Crossed The Tiber

An Evangelical Converts to Catholicism

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Location: Pennsylvania, United States

I was born into the Catholic faith. At 14, I was "born again" and found Jesus personally but lost His Church. After thirty years as an evangelical protestant, I have come full circle to find that He has been there all the time, in the One, Holy, Catholic and Apostolic Church. I wish others to find the beauty and truth of the Catholic faith as I have found.

Thursday, July 26, 2007

Live without Duplicity

(H/t to ReCon for the photo of the confessional)

Chastity! What's all this talk about chastity? I thought I didn't have to worry about that since I am married. In a beautiful way, the Church paints a picture for us of what chastity is and why we are called to it regardless of our station in life. It is all about self-giving and living a life without duplicity. Not living a secret interior life that I thought I could "get away with" or not have to seriously deal with because "it's all under the Blood."
Here's what the Church teaches:

" The chaste person maintains the integrity of the powers of life and love placed in him. This integrity ensures the unity of the person; it is opposed to any behavior that would impair it. It tolerates neither a double life nor duplicity in speech.

All the baptized are called to chastity. The Christian has "put on Christ,"135 the model for all chastity. All Christ's faithful are called to lead a chaste life in keeping with their particular states of life. At the moment of his Baptism, the Christian is pledged to lead his affective life in chastity.

"People should cultivate [chastity] in the way that is suited to their state of life. Some profess virginity or consecrated celibacy which enables them to give themselves to God alone with an undivided heart in a remarkable manner. Others live in the way prescribed for all by the moral law, whether they are married or single."136 Married people are called to live conjugal chastity; others practice chastity in continence:

There are three forms of the virtue of chastity: the first is that of spouses, the second that of widows, and the third that of virgins. We do not praise any one of them to the exclusion of the others. . . . This is what makes for the richness of the discipline of the Church.137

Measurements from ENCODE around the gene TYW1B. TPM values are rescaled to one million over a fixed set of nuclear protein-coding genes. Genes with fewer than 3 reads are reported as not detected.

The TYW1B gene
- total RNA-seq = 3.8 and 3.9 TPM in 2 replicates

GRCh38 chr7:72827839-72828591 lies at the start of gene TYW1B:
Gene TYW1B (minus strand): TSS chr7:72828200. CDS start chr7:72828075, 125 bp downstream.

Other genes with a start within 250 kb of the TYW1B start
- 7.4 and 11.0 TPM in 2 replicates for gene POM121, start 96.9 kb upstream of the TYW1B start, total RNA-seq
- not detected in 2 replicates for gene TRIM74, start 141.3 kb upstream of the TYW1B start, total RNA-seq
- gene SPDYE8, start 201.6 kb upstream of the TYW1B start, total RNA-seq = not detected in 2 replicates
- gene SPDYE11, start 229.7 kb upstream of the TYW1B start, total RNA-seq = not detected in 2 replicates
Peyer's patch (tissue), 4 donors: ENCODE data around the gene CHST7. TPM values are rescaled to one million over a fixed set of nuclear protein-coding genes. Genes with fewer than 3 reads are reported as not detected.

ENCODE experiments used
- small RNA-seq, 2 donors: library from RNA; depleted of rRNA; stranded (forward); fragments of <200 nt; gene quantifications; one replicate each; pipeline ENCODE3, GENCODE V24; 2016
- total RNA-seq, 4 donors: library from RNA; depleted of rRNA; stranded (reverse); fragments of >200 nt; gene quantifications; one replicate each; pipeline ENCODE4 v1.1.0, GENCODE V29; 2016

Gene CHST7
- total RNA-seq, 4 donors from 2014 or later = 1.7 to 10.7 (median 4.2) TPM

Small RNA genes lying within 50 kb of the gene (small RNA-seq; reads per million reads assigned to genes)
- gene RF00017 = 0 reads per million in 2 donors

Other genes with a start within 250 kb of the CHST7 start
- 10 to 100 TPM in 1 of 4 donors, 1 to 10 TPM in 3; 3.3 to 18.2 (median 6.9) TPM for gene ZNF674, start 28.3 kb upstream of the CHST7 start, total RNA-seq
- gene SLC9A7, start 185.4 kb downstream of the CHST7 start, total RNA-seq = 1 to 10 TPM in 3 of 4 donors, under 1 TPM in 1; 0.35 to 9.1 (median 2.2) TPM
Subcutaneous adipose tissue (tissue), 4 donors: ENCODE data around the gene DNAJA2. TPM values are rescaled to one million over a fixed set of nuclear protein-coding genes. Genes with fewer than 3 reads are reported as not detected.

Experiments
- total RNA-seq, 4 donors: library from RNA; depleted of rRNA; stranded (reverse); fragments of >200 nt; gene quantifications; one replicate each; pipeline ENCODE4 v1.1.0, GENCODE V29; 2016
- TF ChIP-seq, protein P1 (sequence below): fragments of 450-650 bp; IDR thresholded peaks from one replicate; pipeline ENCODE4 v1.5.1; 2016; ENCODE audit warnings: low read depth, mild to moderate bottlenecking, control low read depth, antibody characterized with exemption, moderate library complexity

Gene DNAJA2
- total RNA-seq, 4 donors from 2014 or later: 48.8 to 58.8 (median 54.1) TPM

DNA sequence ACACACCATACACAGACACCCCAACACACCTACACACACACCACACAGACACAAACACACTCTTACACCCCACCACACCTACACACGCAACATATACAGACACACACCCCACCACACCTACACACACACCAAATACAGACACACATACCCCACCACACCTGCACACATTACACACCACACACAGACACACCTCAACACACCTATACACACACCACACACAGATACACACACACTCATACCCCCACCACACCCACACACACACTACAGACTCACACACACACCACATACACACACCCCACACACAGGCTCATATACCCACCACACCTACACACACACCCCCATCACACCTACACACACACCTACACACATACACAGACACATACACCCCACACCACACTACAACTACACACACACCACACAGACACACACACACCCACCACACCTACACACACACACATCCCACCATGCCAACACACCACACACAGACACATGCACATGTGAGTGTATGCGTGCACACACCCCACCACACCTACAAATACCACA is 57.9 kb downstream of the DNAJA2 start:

Those who are engaged to marry are called to live chastity in continence. They should see in this time of testing a discovery of mutual respect, an apprenticeship in fidelity, and the hope of receiving one another from God. They should reserve for marriage the expressions of affection that belong to married love. They will help each other grow in chastity."
From the Catechism of the Catholic Church

As His redeemed people, Christ calls us to live a life enslaved to Him, and not our passions. Not only does He call us to this but empowers us to make it so. The sacrament of reconciliation and the act of frequent "confessing of my sins to one another" (a priest) as scripture exhorts, is a surefire way to gain grace directly from the giver of all grace. John Paul 2 went to confession weekly. Far be it from me to think that I need the sacrament less!

Through prayer, a daily examination of our conscience, and a docile spirit open to the salutary effects of the sacraments, we can live our Christian lives without duplicity.

“Immaculate Virgin Mary, I confide my chastity to your maternal heart. I ask your help to guard my senses, especially the eyes, for an unchaste eye is the messenger of an unchaste heart. Knowing my pride, I pray for that humility which invites the mercy of God. Knowing that I am human, I shall not be surprised at the urge of concupiscence, but trusting in your care I rely on your protection and all the graces that I need from your divine Son. Amen.”


Blogger Joyful Catholics said...

Remember, O most gracious Virgin Mary that never was it known that anyone who fled to your protection, implored your help, or sought your intercession was left unaided. Inspired with this confidence, we fly to you, O Virgin of virgins, our Mother. To you we come; before you we stand, sinful and sorrowful. O Mother of the Word Incarnate, despise not our petitions, but in Your mercy, hear and answer us. Amen.

When I heard JPII went to confession weekly, it gave me great pause and every time I read it or hear it now, it sobers me to the core.

I don't make it that often. Maybe every 4-6 weeks. With all my heart I pray; "John Paul the Great, please pray for me, I am so weak and have so long a way to go, but I do desire to be pure of heart and pure in mind and to be a saint in heaven with you. You prayed me Home, please pray for me to persevere to the end. Amen."


July 27, 2007 4:02 AM  
Blogger Tiber Jumper said...

Yeah that's me too Sue. Sometimes longer. It's amazing the little excuses I come up with for not going. Nobody ever enjoys telling another human what an idiot they really are on the inside, but yet that's part of the process of repentance and forgiveness. Humility must be the beginning of the path and our Church via the sacrament of confession gives us the opportunity to humble ourselves. (Whether we want to or not)
But once I leave the confessional, I never regret it!

Thank the Lord we have a new priest who gives very thoughtful penance too!

July 27, 2007 8:31 AM  

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